Bilhah and Zilpah were servants who were given to Rachel and Leah when they married Jacob. Bilhah belonged to Rachel. Zilpah belonged to Leah.
As we know, Jacob loved Rachel more than he loved Leah or any other woman. But when Rachel found out that she couldn’t have children, she gave Bilhah to her husband as a third wife so that Bilhah could have children for her. Bilhah is mentioned several times in the book of Genesis (29:29; 30:3, 4, 5, 7; 35:22, 25; 37:2; 46:25), and also in 1 Chronicles 4:29; 7:13. Bilhah gave birth to two sons, Dan and Naphtali, who grew to be large tribes in Israel. The Bible also tells us that Reuben, Leah’s oldest son, had an inappropriate relationship with Bilhah which caused him to lose out on his birthright as the first-born.
Zilpah was given by Leah to Jacob as a fourth wife. She also gave birth to two sons, Gad and Asher, who also grew to be large tribes in Israel. She is mentioned several times in Genesis (29:24; 30:9, 10; 35:26; 37:2; 46:18).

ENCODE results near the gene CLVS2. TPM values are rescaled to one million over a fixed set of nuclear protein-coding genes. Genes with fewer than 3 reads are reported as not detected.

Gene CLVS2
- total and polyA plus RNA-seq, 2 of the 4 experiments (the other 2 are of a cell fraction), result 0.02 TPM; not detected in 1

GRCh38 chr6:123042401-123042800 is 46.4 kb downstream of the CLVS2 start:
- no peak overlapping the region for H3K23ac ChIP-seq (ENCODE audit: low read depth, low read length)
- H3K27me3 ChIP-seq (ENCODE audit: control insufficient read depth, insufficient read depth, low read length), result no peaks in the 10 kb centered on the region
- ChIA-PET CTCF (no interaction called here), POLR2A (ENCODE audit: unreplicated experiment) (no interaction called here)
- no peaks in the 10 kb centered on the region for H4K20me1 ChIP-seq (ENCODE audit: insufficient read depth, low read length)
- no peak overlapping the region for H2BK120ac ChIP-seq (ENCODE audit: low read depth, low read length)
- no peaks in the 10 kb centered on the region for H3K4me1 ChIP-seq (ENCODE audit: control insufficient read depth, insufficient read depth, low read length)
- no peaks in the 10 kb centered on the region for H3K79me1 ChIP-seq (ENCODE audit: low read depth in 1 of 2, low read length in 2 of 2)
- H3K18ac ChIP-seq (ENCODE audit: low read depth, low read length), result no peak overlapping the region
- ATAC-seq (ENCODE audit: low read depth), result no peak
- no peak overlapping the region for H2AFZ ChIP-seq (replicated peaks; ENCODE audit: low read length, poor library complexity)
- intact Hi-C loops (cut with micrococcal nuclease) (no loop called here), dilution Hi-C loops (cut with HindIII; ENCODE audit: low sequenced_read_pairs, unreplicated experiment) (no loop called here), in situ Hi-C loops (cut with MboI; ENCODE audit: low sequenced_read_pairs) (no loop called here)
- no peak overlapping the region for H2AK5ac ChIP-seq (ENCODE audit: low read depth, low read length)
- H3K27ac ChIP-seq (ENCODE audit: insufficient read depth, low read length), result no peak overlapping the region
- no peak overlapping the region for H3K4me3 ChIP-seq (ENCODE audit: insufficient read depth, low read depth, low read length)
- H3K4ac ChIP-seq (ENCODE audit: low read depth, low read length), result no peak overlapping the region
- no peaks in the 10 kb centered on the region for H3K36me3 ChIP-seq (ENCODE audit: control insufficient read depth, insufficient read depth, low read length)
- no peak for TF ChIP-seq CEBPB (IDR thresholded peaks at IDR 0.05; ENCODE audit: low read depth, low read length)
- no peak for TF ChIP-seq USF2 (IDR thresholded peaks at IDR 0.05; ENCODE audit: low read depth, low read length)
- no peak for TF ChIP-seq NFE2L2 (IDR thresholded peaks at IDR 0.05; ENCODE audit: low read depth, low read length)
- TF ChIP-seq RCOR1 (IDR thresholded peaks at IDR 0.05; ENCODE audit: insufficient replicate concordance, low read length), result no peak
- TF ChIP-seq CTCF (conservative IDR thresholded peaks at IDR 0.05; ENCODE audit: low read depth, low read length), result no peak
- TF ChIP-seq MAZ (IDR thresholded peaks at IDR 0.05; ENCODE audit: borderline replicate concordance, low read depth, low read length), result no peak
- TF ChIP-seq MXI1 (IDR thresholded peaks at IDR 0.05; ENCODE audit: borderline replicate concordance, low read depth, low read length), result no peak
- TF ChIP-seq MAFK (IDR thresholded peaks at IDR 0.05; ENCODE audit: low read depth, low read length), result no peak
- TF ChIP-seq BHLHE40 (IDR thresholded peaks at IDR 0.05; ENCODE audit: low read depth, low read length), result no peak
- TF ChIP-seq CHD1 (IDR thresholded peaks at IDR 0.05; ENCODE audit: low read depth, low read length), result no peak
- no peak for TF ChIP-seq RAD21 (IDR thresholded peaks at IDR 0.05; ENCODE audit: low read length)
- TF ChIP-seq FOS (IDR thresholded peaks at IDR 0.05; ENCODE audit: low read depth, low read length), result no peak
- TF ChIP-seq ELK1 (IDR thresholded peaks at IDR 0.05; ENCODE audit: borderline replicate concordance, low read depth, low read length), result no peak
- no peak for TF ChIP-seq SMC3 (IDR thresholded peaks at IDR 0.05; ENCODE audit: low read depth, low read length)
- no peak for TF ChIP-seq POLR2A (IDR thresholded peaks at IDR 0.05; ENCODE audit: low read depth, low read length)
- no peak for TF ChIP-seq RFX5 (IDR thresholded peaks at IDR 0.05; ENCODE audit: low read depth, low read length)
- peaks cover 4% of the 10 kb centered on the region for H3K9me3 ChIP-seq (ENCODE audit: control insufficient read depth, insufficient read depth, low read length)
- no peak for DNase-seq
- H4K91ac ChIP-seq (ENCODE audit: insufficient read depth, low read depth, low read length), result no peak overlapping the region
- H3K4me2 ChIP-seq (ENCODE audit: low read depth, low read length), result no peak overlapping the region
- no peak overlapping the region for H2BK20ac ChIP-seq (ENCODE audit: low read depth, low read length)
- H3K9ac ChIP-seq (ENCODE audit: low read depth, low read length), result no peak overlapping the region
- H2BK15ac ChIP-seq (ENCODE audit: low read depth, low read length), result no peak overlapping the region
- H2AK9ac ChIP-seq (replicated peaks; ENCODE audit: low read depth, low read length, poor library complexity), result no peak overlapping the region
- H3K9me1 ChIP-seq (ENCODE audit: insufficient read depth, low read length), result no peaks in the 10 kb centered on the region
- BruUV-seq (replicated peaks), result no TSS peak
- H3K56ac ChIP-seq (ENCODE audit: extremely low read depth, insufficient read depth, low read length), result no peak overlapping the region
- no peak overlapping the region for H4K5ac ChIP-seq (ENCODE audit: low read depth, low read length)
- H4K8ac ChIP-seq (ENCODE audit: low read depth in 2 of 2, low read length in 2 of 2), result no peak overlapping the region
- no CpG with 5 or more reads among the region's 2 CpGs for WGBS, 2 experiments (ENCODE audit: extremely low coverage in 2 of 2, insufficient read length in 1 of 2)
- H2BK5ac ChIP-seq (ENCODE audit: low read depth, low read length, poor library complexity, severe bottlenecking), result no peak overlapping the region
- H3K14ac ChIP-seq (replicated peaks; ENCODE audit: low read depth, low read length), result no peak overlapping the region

These two servant women do not play prominent roles in the Bible, but they do have an important part in bringing God’s nation of people into existence.
1. Through sacrifice, Bilhah and Zilpah were a part of birthing the twelve tribes of Israel. When God promised Abraham that his descendants would be as numerous as the stars in the sky and as the sand on the sea shore, who knew that He would use a scheming mother (Rebekah), brothers at odd (Jacob and Esau), a manipulative trickster (Laban), rival sisters (Leah and Rachel), and two servant women to bring it about?
When Bilhah and Zilpah gave birth to their children, they did not have complete control over them. They did not even have the opportunity to name them. Rachel and Leah claimed them for their own. It must have been hard for Bilhah and Zilpah to share their sons (and a husband) with two other women who were not subservient to anyone, but they willingly sacrificed – and they did so out of love – love for their sons, love for Rachel and Leah, and love for the greater good of the family.
At the time, Bilhah and Zilpah may not have been fully aware of the part they were playing in God’s great story. Likewise, we may not recognize how God is using our sacrifices, problems, and circumstances in His story either, but we each play a unique role. One day, we shall see it all clearly.